Time for another birthday celebration — 50 years of the Lava Lamp! It is estimated that 94% of people recognize the Lava Lamp shape — but how much do you really know about the history behind this groovy iconic lamp? What other product inspired it? What was its original name? Its current British name? Ever seen a Lava Lamp wall sconce — or one designed for church or temple? Impress your friends with your knowledge of Lava Lamp lore — read on for our history and lots of vintage photos.
And: Hang on to your bell bottoms — we have a giveaway coming tomorrow 🙂
Lava Lite LLC contacted us with news about the Lava-versary, and we bothered them to get lots of yummy historical information and photos. Goodness, there were lots of Lava Lamps!
A History of Lava Lamps
The inventor of the Lava Lamp was Edward Craven-Walker, a Brit. He got the idea for the Lava Lamp while sitting in a pub, when he saw a prototype for an egg timer created by Alfred Dunnett. Craven-Walker thought that, with some refinement to make the oil inside of the prototype solid, the design could be much more interesting. He bought the patent from Dunnett’s widow. We are not told how/why an egg timer morphed into a lamp. In any case it took Craven-Walker 10 years to get it right, and when he did, he formed Crestworth Company with his wife, Christine.
The Crestworth Company was later named Mathmos; Mathmos still owns the patent in Europe and markets its own version of the Lava Lamp. They actually got their design launched in 1963, so they celebrated their 50th anniversary two years ago.
Craven-Walker’s original name for his design was the “Astro Lamp.” Promoting his creation, he boasted, “If you buy my lamp, you won’t need drugs.” (Remember, this was the ’60s, you could say such things in Marketing.)
After launching sales in Britain, Craven-Walker continued looking for international alliances. American entrepreneur Adolph Wertheimer saw Craven-Walker’s exhibit at a Brussels trade show in 1965 and in a flash, he and a business partner bought the U.S. rights and put Lava Lamps into production in Chicago.
The lamp remained popular throughout the 1960s and 1970s, however, in the 1980s, popularity dipped.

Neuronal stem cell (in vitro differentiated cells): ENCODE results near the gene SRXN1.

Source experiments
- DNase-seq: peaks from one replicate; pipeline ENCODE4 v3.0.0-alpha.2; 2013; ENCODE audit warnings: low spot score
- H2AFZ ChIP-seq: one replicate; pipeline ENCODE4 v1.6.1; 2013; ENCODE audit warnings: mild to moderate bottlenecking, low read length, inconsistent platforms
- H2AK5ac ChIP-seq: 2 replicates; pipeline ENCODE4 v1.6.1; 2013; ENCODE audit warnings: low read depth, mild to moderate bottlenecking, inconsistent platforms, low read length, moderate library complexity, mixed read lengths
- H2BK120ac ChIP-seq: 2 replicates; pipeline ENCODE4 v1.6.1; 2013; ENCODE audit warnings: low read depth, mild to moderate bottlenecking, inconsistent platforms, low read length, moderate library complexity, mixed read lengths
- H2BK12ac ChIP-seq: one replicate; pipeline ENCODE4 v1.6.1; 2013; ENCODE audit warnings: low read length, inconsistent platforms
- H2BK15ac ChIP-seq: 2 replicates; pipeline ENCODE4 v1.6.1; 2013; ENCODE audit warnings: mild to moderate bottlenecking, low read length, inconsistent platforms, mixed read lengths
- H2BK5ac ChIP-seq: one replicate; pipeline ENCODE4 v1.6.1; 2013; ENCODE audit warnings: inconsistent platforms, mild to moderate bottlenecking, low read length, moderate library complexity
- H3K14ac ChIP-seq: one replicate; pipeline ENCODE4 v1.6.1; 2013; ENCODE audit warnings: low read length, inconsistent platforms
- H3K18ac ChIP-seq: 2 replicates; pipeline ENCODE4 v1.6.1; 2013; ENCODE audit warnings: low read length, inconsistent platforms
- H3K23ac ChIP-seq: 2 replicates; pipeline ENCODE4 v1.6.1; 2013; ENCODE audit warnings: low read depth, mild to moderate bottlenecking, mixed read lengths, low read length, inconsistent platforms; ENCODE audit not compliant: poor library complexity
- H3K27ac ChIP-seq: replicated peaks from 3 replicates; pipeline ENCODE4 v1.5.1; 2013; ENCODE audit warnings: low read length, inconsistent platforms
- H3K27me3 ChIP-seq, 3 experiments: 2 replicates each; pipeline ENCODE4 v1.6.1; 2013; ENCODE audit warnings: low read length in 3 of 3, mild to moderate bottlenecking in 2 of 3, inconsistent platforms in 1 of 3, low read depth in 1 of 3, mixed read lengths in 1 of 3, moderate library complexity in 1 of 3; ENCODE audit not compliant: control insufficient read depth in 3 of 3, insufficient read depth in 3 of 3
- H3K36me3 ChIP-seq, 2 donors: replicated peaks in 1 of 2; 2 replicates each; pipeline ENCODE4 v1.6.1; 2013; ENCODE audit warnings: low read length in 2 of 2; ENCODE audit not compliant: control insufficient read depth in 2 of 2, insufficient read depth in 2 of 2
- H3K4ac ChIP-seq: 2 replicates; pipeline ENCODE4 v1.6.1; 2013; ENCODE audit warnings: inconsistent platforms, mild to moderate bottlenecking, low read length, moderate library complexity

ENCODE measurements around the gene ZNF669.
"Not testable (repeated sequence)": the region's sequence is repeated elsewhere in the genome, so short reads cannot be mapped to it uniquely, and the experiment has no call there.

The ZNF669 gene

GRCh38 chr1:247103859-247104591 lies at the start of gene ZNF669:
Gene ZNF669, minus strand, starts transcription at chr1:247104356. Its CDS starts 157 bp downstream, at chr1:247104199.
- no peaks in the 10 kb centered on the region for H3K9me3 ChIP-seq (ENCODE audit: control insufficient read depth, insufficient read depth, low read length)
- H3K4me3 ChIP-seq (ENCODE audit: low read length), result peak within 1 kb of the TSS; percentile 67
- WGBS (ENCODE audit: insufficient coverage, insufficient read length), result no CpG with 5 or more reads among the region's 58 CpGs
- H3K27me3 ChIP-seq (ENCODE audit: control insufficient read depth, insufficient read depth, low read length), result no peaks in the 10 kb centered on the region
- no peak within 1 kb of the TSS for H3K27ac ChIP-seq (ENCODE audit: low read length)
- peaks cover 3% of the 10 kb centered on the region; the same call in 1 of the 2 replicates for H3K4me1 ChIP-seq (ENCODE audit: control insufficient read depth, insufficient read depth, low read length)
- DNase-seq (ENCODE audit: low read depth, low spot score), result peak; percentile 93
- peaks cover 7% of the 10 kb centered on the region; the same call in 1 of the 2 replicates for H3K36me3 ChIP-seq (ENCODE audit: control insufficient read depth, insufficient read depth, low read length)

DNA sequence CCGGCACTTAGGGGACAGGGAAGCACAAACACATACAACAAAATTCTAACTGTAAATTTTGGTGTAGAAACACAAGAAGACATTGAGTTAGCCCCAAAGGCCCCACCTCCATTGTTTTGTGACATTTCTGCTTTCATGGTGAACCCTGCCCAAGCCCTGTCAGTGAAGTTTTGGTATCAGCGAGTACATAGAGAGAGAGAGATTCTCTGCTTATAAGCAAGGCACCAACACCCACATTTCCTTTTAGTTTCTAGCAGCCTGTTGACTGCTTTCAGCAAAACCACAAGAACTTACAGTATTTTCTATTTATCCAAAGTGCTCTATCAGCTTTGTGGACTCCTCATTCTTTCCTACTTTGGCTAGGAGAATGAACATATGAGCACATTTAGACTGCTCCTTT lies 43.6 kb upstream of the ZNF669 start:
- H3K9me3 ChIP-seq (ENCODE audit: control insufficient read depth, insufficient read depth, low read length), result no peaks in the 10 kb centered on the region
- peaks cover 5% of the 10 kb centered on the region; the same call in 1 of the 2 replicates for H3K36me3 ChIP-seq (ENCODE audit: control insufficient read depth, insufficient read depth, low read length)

Historical tidbit: Craven-Walker consulted on a James Bond film that showed gigantic Lava lamps as the four posters of a bed. Which movie was it?
Murray Moss, an entrepreneur and design critic in New York, said, ”It was devoid of function but rich in emotional fulfillment. It could momentarily free your mind like a warm bath.”
Lava Light sent Pam a sample of the 50th Anniversary Lava Lamp, and she says she was impressed by the quality — and the simplicity.
The lamp is comprised of just four parts: (1) The cone-shaped aluminum base that (2) holds a light bulb specially sized to your design. Next, you set the (3) odd-shaped glass globe (hand-blown), which is filled with “lava” materials into the base. Last, you pop the (4) aluminum cap onto the glass globe for the finishing touch. Plug it in… then wait.
What is inside the Lava Lamp? The company says it’s: water, wax, a secret sauce of 16 chemicals, and a metal coil.
Lava Lite LLC describes the process that makes the hypnotic Lava Lamp thang happen:
While in use, the Lava Lamp uses the principles of physics to its advantage. When the lamp is turned on, the lightbulb heats the wax, with the help of a metal coil at the base of the lamp. The wax gets hot enough that it starts to rise. When the wax approaches the top of the glass globe, it is far enough away from its heat source that it cools and drops back down. It’s this delicate balance of density and temperature that makes a Lava Lamp’s magic.
It takes a couple of hours, typically, for the wax to get hot enough to start its rise-and-fall. So if you’re planning a party, plan ahead.
Vintage Lava Lamp Styles
As we are known to do when it comes to stories like this, we pestered the Lava People for historic photos — and they came through with flying colors. Or bubbling colors, as it were.
Above: Then there’s the kiddie variety — the Nite Lite — complete with a drawing of a circus clown on the lamp’s glass. The Lava Lamp’s low light and soothing movement was supposed to aid children in falling asleep. But… Is anyone else freaked out by this? The children we know would be … terrified!
Above: A big trends in the 1950s, 60s and 70s was combining a popular household item with a planter — heck, we’ve even seen a toilet with a planter built into the tank lid. Here, the same idea was used with this Decorator style of Lava Lamp.
And in 2015: The 50th anniversary lamp features a gold embossed base and a yellow wax/ purple liquid globe combination.
In Craven-Walker’s own words, “I think [Lava Lamps] will always be popular. It’s like the cycle of life. It grows, breaks up, falls down and then starts all over again. And besides, the shapes are sexy.”
And more: Lava Lite LLC offered to give away one of the new anniversary lamps. Check back tomorrow for all the details.
More info about the Lava Lamp and its creator, Edward Craven Walker:
- History of the Lava Lamp Smithsonian Magazine
- Lava Lamp creators mark 50 years of 1960s icon BBC News
- Edward Craven Walker’s obituary in the New York Times